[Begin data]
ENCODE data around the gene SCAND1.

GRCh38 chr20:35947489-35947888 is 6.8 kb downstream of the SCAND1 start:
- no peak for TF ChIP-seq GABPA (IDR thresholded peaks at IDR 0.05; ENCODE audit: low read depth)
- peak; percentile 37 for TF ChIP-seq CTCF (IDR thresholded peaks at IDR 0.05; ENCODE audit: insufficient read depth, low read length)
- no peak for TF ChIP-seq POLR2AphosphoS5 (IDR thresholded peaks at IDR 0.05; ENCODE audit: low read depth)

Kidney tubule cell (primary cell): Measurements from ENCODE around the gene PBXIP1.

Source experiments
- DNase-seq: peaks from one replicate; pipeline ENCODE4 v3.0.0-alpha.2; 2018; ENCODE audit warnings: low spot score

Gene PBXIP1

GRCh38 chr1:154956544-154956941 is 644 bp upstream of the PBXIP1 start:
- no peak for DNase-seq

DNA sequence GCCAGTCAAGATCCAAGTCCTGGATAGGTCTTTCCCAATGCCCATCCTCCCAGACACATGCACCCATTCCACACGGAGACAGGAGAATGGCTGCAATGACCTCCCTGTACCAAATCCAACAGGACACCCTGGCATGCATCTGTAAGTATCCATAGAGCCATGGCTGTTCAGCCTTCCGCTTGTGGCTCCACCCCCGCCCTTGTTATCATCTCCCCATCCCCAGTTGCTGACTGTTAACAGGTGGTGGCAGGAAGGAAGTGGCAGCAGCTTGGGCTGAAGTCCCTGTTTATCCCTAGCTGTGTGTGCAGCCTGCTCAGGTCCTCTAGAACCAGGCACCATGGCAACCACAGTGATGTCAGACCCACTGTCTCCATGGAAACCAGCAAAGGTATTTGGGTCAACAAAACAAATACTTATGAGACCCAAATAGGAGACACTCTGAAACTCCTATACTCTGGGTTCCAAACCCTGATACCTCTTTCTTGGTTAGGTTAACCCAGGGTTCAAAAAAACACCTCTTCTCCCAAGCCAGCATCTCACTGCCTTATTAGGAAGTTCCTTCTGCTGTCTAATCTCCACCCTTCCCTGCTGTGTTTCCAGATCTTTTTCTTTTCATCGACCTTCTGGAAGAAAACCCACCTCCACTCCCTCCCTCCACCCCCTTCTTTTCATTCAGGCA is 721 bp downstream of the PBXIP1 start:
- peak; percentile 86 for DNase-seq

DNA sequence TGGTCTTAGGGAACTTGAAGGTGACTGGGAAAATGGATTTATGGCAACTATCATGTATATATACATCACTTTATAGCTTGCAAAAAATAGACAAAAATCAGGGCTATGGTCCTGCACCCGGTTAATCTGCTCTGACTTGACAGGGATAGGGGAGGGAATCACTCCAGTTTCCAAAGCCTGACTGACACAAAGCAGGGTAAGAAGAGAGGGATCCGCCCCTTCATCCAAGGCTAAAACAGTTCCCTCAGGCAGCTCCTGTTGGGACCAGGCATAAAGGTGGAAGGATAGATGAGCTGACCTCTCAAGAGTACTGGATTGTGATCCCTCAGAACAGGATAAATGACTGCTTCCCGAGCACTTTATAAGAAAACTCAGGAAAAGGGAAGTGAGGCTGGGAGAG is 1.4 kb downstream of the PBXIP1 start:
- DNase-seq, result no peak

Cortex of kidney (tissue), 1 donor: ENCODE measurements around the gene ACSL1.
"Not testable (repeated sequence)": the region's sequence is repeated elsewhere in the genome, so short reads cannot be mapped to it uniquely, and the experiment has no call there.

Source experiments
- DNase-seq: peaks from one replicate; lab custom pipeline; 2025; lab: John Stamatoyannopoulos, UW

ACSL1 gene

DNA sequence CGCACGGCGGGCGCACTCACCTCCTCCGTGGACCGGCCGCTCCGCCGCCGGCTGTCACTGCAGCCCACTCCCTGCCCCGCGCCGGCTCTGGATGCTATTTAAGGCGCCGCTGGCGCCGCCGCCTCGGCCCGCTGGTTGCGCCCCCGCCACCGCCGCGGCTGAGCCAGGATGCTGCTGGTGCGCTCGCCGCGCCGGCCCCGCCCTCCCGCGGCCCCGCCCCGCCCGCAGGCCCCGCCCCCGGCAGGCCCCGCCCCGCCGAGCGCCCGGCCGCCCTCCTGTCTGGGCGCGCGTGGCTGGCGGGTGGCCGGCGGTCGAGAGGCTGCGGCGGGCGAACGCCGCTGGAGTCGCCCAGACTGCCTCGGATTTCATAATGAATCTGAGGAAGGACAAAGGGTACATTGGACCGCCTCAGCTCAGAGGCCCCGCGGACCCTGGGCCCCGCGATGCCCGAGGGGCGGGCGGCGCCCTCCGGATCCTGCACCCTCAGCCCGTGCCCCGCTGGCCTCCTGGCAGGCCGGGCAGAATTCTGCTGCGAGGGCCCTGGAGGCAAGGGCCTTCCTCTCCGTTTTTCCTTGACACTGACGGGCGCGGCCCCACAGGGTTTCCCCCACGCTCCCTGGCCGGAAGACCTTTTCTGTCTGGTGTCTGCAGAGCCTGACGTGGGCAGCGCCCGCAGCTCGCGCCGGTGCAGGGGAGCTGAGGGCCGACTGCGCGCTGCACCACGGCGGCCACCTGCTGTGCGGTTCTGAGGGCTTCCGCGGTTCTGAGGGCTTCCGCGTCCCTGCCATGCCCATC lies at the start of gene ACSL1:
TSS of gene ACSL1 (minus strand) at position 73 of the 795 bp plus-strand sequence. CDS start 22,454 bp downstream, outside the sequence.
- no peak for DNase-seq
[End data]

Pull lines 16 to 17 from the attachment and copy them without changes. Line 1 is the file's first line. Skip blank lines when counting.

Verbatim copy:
Cortex of kidney (tissue), 1 donor: ENCODE measurements around the gene ACSL1.
"Not testable (repeated sequence)": the region's sequence is repeated elsewhere in the genome, so short reads cannot be mapped to it uniquely, and the experiment has no call there.